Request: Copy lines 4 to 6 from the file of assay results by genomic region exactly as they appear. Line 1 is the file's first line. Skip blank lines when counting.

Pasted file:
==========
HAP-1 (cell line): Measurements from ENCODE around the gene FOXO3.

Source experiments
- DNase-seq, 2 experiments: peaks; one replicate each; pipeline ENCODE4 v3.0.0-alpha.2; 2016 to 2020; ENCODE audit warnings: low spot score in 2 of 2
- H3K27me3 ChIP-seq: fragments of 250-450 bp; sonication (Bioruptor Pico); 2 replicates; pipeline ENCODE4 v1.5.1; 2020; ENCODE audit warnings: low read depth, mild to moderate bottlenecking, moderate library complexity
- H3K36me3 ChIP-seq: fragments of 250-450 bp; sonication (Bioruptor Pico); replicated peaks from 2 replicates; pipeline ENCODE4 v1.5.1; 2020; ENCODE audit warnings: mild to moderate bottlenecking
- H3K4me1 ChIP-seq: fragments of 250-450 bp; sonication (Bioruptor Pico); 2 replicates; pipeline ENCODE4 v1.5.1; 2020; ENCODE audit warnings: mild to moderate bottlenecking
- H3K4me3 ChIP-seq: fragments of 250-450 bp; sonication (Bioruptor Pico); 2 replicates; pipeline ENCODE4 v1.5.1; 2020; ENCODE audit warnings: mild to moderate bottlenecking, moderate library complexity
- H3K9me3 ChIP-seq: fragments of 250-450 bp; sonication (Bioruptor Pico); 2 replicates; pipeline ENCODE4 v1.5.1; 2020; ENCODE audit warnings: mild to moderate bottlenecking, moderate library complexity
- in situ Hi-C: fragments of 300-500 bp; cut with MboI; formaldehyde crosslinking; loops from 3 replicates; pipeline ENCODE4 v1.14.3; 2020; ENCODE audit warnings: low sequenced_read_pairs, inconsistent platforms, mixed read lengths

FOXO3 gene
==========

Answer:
- H3K27me3 ChIP-seq: fragments of 250-450 bp; sonication (Bioruptor Pico); 2 replicates; pipeline ENCODE4 v1.5.1; 2020; ENCODE audit warnings: low read depth, mild to moderate bottlenecking, moderate library complexity
- H3K36me3 ChIP-seq: fragments of 250-450 bp; sonication (Bioruptor Pico); replicated peaks from 2 replicates; pipeline ENCODE4 v1.5.1; 2020; ENCODE audit warnings: mild to moderate bottlenecking
- H3K4me1 ChIP-seq: fragments of 250-450 bp; sonication (Bioruptor Pico); 2 replicates; pipeline ENCODE4 v1.5.1; 2020; ENCODE audit warnings: mild to moderate bottlenecking